Blades of Glory (review)

Faggoty Faggots on Ice

Straight American men are terrified of Teh Gay, and that is at the root of all the “humor” at play in Blades of Glory. Actual gayness is not the issue: accusations of gayness, the mere appearance of gayness, these are enough to flummox the typical American male, to send him into paroxysms of horror at the possibility that his heterosexuality might be called into question.
I want to be perfectly clear and say that I do not think this is the case: I would like to believe that American men are perfectly capable of being confident in their sexuality, whatever it is. (Point to me: Will Ferrell, who is willing to bare his less-than-model-perfect body here in the name of comedy, wins my admiration; the moment isn’t particularly funny in itself, but Ferrell gets a shiny gold star for his lack of inhibition.) I would like to believe that we are not a nation of children who spout repulsive playground taunts of “faggot” meant to cut to the bone. (Point to me: Jon Heder, who plays an effeminate straight man with all the confidence and gusto the character deserves, earns my good will, even if the movie undercuts that performance by making him an object of ridicule.) But Blades of Glory is funny only if you think there is something inherently hilarious about the fact that a small minority of men are sexually attracted to other men, only if you think there is something funny in a straight man being mistaken for one of these freaks of nature, only if you think there is something amusing about men who are anything other than the Hummer-driving, date-raping, “hot-blooded” caricature of a manly man. If this movie succeeds in winning over American movie audiences — and I fear it will — it will only be confirmation that I’m wrong to be as optimistic as I am about American society on the whole. I really, really would like to be proven wrong here.

Maybe I should take hope in the fact that it took two credited directors and five credited screenwriters to lash together this disjointed flick, which has to grasp at straws to make even a moderately sophisticated audience laugh. (Did I laugh in a few places? Sure, when the film sent up the excesses of figure skating. Not when it assumed I would find homosexuality funny, which is the basis upon which most of the “jokes” work.) Honestly, can it be a good sign that it takes five homophobes to come up with lines like “As if figure skating wasn’t gay enough already…” to describe the tale of figure skaters Chazz Michael Michaels (Ferrell: Stranger Than Fiction, Talladega Nights: The Ballad of Ricky Bobby) and Jimmy MacElroy (Heder: School for Scoundrels, The Benchwarmers), whose ongoing rivalry lands them both banned from the sport until they discover the loophole that lets them compete as a couple… as a male-male couple? See, it’s funny, cuz they’re two guys, but they have to skate together as a “couple,” which means one of them has to be the “girl,” and the other one has to suffer the indignity of pretending his male partner is a girl…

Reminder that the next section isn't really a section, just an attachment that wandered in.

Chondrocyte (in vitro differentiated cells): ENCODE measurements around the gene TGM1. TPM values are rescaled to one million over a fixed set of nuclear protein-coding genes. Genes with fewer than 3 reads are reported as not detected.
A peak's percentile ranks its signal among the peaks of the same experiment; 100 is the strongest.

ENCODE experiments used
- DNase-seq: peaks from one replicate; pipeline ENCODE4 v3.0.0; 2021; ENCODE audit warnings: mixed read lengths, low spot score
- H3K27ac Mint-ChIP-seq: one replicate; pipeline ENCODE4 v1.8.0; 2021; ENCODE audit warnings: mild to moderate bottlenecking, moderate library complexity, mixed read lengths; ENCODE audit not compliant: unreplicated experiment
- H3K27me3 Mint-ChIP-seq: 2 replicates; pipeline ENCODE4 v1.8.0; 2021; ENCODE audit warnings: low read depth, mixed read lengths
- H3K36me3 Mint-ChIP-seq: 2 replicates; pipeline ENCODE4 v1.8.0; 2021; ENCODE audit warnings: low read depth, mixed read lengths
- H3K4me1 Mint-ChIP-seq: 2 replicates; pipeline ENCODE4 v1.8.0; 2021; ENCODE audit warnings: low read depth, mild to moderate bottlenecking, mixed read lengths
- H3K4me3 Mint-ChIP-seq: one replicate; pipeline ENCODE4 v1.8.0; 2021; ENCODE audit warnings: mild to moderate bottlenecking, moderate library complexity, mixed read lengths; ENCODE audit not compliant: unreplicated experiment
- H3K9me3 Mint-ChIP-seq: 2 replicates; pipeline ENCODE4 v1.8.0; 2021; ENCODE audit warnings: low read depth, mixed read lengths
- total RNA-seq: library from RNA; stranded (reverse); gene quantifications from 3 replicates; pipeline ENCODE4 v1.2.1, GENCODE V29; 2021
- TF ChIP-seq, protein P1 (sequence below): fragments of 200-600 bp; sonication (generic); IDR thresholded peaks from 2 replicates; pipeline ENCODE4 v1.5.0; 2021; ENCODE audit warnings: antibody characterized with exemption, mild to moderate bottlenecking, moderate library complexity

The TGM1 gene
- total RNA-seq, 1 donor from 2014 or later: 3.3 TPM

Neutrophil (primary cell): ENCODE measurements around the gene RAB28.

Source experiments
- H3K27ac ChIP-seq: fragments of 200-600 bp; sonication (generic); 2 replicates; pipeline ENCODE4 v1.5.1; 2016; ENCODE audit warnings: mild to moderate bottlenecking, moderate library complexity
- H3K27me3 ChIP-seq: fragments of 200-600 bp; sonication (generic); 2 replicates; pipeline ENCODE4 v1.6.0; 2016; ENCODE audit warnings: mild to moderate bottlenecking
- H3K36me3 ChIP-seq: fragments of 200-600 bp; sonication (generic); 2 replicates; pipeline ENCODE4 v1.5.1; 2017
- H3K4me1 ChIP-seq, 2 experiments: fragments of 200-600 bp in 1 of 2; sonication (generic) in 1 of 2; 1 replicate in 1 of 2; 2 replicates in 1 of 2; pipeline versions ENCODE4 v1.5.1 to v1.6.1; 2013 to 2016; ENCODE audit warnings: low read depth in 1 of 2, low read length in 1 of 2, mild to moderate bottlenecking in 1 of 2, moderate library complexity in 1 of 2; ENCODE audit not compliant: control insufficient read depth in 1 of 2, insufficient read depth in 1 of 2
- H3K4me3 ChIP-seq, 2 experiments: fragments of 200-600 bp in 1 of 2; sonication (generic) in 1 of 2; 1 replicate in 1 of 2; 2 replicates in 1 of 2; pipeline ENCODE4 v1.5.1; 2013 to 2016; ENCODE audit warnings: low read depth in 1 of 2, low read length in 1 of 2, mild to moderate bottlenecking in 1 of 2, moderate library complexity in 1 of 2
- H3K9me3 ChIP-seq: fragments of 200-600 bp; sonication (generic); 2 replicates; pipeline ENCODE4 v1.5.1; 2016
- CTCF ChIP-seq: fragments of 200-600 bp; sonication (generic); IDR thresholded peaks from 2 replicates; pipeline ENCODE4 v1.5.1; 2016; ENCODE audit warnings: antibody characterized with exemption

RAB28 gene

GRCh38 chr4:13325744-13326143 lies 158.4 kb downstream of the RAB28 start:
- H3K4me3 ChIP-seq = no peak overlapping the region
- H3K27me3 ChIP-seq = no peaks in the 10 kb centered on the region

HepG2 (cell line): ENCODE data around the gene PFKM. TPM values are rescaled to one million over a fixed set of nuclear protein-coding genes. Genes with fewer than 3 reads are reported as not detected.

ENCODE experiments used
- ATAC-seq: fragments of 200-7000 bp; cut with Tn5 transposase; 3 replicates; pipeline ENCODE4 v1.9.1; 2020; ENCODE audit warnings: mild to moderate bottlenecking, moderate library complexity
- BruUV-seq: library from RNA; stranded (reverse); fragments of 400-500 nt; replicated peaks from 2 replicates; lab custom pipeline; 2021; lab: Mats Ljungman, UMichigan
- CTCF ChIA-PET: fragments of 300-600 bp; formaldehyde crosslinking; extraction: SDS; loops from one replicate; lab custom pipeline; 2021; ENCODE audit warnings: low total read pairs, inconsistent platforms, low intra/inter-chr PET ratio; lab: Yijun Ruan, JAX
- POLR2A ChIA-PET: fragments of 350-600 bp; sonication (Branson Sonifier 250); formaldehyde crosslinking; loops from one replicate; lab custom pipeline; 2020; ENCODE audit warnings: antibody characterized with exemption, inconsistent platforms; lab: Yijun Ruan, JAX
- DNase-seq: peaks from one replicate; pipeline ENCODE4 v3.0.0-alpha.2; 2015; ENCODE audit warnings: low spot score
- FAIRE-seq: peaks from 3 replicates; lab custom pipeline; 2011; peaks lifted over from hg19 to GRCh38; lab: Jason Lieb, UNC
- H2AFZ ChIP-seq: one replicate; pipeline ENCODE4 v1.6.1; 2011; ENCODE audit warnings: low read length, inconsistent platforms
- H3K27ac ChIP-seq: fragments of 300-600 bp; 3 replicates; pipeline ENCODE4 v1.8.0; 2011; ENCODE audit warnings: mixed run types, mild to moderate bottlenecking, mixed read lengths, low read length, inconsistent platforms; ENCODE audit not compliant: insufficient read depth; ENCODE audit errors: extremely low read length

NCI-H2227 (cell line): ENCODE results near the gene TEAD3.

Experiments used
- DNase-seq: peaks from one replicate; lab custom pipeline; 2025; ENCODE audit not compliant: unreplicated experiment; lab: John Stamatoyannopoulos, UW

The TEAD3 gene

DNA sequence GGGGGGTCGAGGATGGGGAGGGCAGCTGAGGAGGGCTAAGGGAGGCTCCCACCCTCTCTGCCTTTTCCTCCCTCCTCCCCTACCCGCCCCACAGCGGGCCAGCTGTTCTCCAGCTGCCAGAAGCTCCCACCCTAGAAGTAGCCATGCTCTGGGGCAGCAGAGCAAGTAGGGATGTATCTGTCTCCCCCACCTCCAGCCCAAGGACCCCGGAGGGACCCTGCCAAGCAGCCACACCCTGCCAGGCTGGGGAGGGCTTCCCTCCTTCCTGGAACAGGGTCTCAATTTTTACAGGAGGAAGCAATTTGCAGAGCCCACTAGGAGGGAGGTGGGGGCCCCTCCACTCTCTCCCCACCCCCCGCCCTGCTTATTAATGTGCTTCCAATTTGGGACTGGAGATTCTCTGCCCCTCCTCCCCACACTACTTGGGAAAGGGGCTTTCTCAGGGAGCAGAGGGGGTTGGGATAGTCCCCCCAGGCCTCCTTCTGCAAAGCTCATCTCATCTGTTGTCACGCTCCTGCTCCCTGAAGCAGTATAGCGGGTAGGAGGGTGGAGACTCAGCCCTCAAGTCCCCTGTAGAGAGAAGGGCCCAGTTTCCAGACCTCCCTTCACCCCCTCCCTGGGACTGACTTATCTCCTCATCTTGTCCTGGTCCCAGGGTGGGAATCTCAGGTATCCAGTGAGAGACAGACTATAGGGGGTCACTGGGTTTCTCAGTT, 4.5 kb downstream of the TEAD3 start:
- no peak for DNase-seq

To complain about this movie is to give it too much power. It’s dumb, it’s juvenile, it’s pointless. It has nothing to say that’s positive or even enlightening by highlighting the sorry state of American culture. It insults everyone — men and women, gays and straights, sports fans and athletes — by demeaning individual choice and personal experience under the guise of celebrating it. Every moment in which the onscreen skating audience cheers the male-male couples skaters is meant to hold them up for scorn to the movie audience: look at the faggoty queers skating gayly! The inevitable jokes about groin injuries that characterize this brand of juvenile comedy take on additional potency for the immature audience: ha ha, real men don’t get kicked in the nuts, but men worthy of derision do.

I tried desperately to find something hopeful here, to find a tiny nugget of even grudging acceptance of the reality of homosexuality beginning to worm its way through the uncomfortable comedy and the adolescent sense of the inherent ickiness in the idea of two men doing anything together other than guzzling beer and watching football. For Ferrell and Heder’s skaters do triumph, of course, do overcome the doubt of the sports fans onscreen to win the day and put aside their ingrained homophobia. But it’s not enough. Blades of Glory wouldn’t exist at all if a sizable percentage of its potential audience weren’t repulsed by the idea of men loving men, no matter how ultimately triumphant the movie’s central characters are. Audiences may find the film amusing, but that will be a dispiriting portrait of American society on the whole.

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